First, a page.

Nikiki now lives near Kearney. I’m not sure about this either, but I think at least one and maybe both of her sons play either football or baseball at the University of Nebraska-Kearney. I hope they picked up their mom’s competitiveness.
Nikiki’s best friend and roommate at Doane was Kerri. Kerri’s girls go to the same high school as their mother, Lincoln East. They are star athletes at East. They are two of the best at their sport in the entire state of Nebraska. The oldest has committed to South Dakota. Amazingly, they are cross country runners. If I asked their mother to run back to the dorms, I’m not sure she would have been very willing.
Trudi had a chance to play basketball at the University of Nebraska, but her dad, Cliff, convinced her to sign with Doane. Trudi started every game during her four years at Doane. Despite the running joke about Trudi’s defense (she would ask me before the game who the short, fat player was she would guard), she set a record for steals in a season and a career, beside being a great ball handler and scorer.
I was really excited for Trudi and her daughter last basketball season. Omaha Westside was in the state tournament. However, the weekend before the state, Trudi’s daughter tore her ACL. This does have a happy ending. The knee has healed, and Trudi’s daughter has signed to play in college; to play soccer.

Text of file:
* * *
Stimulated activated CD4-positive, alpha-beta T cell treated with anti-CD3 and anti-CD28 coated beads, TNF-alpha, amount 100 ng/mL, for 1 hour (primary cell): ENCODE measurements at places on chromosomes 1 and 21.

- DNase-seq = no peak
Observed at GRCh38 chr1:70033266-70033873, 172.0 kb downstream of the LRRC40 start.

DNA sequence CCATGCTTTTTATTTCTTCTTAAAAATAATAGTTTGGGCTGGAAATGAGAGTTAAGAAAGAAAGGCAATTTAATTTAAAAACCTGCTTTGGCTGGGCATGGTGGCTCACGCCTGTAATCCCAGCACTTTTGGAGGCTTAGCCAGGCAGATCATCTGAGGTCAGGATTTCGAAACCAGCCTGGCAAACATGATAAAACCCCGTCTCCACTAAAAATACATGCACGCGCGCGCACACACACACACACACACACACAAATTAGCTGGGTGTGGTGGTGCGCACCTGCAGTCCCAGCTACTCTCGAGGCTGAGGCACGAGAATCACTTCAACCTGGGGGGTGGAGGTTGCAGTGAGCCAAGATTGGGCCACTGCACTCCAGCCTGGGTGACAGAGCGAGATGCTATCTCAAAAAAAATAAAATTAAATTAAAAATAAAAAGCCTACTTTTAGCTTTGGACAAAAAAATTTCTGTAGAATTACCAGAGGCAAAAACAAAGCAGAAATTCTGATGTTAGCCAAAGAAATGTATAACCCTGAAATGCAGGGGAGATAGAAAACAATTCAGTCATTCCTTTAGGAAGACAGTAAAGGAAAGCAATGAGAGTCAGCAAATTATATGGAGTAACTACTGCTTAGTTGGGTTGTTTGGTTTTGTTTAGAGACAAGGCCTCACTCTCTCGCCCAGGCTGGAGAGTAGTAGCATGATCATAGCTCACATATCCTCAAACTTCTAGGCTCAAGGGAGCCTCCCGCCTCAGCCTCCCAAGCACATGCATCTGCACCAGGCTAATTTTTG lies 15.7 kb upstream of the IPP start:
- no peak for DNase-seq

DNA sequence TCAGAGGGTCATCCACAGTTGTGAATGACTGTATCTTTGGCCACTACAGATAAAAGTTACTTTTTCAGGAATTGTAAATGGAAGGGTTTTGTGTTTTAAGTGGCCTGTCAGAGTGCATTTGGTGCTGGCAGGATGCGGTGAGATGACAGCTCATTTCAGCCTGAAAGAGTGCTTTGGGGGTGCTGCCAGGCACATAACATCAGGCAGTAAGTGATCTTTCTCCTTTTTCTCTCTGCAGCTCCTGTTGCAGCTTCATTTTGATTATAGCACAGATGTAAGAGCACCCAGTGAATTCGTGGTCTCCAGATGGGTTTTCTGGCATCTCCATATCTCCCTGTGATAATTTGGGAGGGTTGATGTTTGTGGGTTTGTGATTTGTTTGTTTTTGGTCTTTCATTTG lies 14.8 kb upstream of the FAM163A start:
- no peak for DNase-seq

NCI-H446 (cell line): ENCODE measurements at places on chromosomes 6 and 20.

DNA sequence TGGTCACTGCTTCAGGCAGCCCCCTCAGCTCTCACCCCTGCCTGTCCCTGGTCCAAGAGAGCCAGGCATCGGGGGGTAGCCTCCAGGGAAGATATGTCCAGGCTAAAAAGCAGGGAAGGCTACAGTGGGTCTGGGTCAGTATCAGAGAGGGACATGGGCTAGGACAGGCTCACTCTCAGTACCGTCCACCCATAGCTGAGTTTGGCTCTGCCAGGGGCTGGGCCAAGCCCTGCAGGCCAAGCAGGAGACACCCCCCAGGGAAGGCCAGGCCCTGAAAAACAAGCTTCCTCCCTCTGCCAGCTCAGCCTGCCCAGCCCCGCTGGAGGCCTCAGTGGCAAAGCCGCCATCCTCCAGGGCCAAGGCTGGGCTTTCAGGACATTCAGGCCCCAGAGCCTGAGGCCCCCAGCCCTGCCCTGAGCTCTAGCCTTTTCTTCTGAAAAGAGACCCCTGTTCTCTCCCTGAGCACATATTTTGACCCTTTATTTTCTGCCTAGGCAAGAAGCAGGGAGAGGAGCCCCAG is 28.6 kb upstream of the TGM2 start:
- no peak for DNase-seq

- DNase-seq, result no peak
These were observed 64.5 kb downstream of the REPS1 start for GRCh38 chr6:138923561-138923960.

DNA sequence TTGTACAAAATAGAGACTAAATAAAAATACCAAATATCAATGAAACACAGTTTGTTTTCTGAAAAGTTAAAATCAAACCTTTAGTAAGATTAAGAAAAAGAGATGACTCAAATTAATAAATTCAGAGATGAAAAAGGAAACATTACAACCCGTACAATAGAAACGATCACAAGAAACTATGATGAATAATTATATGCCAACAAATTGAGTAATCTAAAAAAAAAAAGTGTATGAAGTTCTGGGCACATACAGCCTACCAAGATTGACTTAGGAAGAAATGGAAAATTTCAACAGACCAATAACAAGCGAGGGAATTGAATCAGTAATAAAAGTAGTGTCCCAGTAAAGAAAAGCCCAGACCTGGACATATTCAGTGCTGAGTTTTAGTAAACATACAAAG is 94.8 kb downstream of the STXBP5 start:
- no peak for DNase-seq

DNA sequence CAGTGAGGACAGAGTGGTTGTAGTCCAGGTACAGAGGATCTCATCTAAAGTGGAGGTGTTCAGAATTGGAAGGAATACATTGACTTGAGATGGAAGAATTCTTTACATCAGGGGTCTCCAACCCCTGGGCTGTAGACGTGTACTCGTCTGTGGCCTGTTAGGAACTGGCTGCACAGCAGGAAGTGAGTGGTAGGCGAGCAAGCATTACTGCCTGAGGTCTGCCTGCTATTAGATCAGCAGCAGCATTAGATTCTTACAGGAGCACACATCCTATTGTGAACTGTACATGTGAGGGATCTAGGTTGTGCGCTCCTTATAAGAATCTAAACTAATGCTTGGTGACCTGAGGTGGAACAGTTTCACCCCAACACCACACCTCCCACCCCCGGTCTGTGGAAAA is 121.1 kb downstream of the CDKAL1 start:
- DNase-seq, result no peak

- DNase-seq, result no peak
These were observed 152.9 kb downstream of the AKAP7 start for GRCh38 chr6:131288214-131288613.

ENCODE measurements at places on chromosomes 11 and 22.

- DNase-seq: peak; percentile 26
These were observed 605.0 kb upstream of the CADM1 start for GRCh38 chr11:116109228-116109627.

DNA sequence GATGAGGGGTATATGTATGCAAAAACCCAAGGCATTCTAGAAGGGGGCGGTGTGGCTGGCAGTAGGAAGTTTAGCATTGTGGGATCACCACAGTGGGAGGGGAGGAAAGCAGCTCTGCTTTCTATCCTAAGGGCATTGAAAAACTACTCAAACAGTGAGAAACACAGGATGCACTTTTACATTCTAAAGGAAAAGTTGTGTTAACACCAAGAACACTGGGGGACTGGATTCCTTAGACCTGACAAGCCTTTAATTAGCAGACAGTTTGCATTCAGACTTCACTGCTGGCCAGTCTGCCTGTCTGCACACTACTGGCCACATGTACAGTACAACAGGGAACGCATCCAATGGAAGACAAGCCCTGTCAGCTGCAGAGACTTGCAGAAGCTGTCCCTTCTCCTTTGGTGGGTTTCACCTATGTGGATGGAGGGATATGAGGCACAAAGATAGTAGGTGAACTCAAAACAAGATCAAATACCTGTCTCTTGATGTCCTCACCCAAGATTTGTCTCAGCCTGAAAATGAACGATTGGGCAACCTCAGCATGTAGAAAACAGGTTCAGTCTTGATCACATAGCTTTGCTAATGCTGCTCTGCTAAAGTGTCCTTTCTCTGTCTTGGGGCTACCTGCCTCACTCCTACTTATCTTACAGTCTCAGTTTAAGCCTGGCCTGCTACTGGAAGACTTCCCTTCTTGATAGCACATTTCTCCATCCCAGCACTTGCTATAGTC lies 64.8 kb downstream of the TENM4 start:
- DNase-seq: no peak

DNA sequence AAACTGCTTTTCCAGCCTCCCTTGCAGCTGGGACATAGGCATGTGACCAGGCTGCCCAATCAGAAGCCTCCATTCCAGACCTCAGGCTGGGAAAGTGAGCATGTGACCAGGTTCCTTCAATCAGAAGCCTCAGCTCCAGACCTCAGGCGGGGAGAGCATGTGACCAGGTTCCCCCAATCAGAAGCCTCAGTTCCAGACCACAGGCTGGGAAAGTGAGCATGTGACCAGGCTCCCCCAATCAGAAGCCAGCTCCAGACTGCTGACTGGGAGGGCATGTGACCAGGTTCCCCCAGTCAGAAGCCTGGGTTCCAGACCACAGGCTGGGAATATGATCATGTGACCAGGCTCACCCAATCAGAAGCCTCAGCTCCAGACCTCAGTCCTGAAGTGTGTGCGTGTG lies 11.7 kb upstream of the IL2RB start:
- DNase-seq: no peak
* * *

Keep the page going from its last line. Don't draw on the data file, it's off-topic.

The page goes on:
The most competitive individual I ever coached was Merri Kaye. Merri Kay played basketball at York, but she was a great track athlete, too. While I was recruiting her, I saw her score 28 points against number one ranked Pius X, only to lose a close game. She wouldn’t even look at me after the game. Her coach told me I didn’t want her with that attitude. I wanted a dozen with that attitude. She didn’t care about the 28 points, just that the team had lost.
Later that spring, she long jumped a career best. She was beaten only by the overall state champ from McCook, who was in the same class. That meant she finished second in her class (and second in the state). Again, she barely would grunt a thanks when I congratulated her. Her dad asked me if I still wanted her. Again, I wanted a dozen of her. She became Doane’s all-time leading scorer.
She lives in Crete and has a daughter that has graduated from college and a son in college. The daughter played college volleyball and the son plays football at Doane.
Are you starting to pick up the theme of my personal streak? Twenty-eight years of college coaching and not one off-spring that followed their mother into the world of college basketball. Not a single one. However, the streak may end. There is hope.
Last night, I visited one of those Doane players, Erin and her husband, Patrick in Seward, Nebraska. Erin played for the Blue Jays in high school before playing for me at Doane. I was warned Erin may have an attitude problem like Merri Kaye and her mother, Barb, may be a handful, like Cliff (Trudi’s dad). I signed her despite the warnings. Erin was a two-year starter and her teams won over 100 games in her four years.
I visited Erin and Patrick because they wanted a little of advice on college recruiting. Every once in a while, I’ll get a call from a former player asking about recruiting. Since I’m in Nebraska on Thursdays, I paid them a visit. They even cooked dinner.
Their son, Kelly, is a 6-7 forward or off-guard for the same high school as Erin played. This kid is really good and getting a lot of college attention. He is an excellent three-point shooter, can put the ball on the floor, likes to dunk, but best of all, is a great passer.
No matter how much bad advice I might have given Kelly Thursday night, I think he’s going to be my streak-buster. This time, I’ll be overjoyed to finally have someone follow their mother’s footsteps on the basketball floor.